The Western point of view has failed to understand that India’s bond with Afghanistan and its minorities is civilizational. The population of Afghan Hindus and Sikhs has dwindled from 700,000 in the 1970s to a mere 700 in 2020. They have been facing institutional discrimination. During the 1990s, they were harassed, and their lands were taken away. Under the Taliban’s rule, they had to live under Sharia law, and wear a yellow batch for identification. Post the Taliban, during last 20 years, minorities have been facing hurdles in practicing their faith, educating their children, and cremating their dead.
Moreover, minorities have been easy targets for terrorists – the 2018 Jalalabad Suicide bombing attack and 2020 Kabul Gurudwara attack (to name just two) have claimed 45+ lives and injured 25+ people. In 2013, the Afghan Parliament had rejected a legislative decree allotting minority seats to Hindus and Sikhs; it was approved only in 2018.
Ex-banker and now author and documentary filmmaker Amardeep Singh travelled to several Afghan cities in April 2019 where he interacted with Afghan Hindus and Sikhs. On seeing their reality first-hand, he started the “My Family, My Responsibility” programme facilitating sponsorships for the migration and soft landing of Afghan Hindu and Sikh families before taking Indian citizenship or moving to a third country. By May 2020, about 70 of such families had opted to move under this programme.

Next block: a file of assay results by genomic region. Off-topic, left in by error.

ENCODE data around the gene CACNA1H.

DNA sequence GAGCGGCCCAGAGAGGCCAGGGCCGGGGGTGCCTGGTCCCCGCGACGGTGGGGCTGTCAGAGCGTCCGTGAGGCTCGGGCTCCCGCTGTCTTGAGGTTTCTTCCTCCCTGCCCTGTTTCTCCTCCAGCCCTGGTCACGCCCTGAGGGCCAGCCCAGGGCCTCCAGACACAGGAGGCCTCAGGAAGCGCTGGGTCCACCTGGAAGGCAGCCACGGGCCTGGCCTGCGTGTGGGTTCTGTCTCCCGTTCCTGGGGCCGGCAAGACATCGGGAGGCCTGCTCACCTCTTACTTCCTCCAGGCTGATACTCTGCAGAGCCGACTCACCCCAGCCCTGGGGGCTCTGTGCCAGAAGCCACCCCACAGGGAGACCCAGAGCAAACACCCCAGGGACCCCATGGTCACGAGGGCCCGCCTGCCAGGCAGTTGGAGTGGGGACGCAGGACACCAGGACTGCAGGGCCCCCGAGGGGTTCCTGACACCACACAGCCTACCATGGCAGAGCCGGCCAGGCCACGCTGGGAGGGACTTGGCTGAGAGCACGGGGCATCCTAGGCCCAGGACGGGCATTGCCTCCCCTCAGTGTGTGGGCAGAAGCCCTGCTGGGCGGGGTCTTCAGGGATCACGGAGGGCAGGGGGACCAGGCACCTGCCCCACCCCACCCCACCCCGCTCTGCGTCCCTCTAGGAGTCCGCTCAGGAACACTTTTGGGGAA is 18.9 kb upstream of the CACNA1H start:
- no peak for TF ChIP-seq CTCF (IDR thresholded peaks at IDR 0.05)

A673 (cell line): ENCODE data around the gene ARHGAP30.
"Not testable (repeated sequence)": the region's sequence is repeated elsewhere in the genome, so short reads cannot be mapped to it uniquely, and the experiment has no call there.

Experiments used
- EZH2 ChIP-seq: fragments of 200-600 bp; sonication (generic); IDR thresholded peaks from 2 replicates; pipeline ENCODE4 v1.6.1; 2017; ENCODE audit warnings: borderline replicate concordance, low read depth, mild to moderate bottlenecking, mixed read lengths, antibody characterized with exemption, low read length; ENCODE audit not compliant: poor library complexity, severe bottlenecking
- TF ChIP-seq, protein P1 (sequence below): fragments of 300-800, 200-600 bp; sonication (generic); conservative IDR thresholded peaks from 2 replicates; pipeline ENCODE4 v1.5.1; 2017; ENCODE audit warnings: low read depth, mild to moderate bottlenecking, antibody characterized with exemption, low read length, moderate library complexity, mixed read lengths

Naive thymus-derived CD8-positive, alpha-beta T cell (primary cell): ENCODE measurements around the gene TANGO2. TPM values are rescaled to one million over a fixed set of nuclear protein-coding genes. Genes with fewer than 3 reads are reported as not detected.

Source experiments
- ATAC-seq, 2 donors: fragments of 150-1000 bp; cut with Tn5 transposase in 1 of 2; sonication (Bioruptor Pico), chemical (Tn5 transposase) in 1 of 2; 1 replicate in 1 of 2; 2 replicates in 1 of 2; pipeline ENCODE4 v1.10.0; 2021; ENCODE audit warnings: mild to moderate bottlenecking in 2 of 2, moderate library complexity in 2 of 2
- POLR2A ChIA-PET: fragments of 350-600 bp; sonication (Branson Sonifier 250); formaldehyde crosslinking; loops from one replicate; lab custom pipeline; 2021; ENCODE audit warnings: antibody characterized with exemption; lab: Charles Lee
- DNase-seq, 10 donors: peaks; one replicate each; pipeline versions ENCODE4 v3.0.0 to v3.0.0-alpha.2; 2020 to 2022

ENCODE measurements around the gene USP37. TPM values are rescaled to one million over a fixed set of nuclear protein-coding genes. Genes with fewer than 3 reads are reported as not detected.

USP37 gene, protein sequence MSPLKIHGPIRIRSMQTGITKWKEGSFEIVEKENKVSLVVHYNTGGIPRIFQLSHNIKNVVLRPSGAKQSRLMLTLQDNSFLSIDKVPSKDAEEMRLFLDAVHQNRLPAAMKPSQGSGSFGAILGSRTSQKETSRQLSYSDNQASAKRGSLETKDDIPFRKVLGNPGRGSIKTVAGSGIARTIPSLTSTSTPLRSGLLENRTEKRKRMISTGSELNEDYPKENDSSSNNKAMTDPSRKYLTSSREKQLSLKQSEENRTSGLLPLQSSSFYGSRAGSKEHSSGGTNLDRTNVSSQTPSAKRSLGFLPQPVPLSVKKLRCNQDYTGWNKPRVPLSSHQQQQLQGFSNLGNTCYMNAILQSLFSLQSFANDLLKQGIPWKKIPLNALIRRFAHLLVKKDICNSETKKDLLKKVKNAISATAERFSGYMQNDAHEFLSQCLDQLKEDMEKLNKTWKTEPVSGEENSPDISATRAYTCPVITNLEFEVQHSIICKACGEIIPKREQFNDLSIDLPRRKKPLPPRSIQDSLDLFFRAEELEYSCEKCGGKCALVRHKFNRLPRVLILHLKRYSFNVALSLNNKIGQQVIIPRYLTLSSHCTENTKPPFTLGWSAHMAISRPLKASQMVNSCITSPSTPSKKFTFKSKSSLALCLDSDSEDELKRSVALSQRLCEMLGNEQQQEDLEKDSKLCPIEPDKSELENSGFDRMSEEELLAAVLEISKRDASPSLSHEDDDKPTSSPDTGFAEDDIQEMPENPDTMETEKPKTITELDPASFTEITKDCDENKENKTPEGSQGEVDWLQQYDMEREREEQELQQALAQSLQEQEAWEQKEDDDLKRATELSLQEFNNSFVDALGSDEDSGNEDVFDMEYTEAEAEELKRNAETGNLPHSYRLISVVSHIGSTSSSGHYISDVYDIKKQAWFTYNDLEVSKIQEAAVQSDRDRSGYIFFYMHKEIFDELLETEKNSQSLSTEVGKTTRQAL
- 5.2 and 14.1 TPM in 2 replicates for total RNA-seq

Mr Singh says, “The grim reality is that the Afghanistan chapter has ended for Hindus and Sikhs. There is no use hoping the contrary. It is continuing the narrative of the Partition of India. In the case of 1947, this was true for my forefathers: after generations of living in the Indus civilisation, we became baseless and uprooted overnight and had to find our homes elsewhere. Afghanistan, for whatever few Hindus and Sikhs there are, has closed as abruptly”.
Four days back, the Taliban stopped a contingent of 72 Afghan Hindus and Sikhs on their way to India, on the grounds that they were Afghans. After much deliberation, only 23 of them, including two minority MPs Narinder Khalsa and Dr Anarkali Kaur Honaryar were allowed to leave for India.
Western journalists with an inherent bias against India are incapable of understanding the decades-old discrimination faced by Hindus and Sikhs in Afghanistan. They will also not observe that despite not being party to the 1951 Refugee Convention, India has been hosting Afghan refugees of Muslim faith right since the 1970s Soviet invasion. Today, India hosts more than 15,000 Afghan refugees and asylum seekers and has issued 4600 visas to Afghan nationals – a revealing figure in the context that there are around 700 Afghan Hindus and Sikhs.
India doesn’t require a UN convention to open its doors to those in need. It has been providing refuge to various communities, from Parsis and Jews to Afghans, for thousands of years. Refuge-seeking communities have never been persecuted in India; instead, they have flourished, and the Parsis particularly have emerged as among the strongest pillars of India’s economy.
The reality of the current crisis in Afghanistan is that minorities are most certainly slated to end up dead. India’s religious affiliations and deep civilisational ties with these minorities entrust it with the duty to save them. Without heeding the West’s crooked journalism, India must take all steps to evacuate them and not leave them to die.
Mark Kinra is a corporate lawyer by profession and geopolitical analyst at heart. He primarily works on South Asia, specializing in Pakistan.
The views and opinions expressed in the above article belong to the author(s) and do not necessarily represent the official opinion, policy or position of Lokmaanya.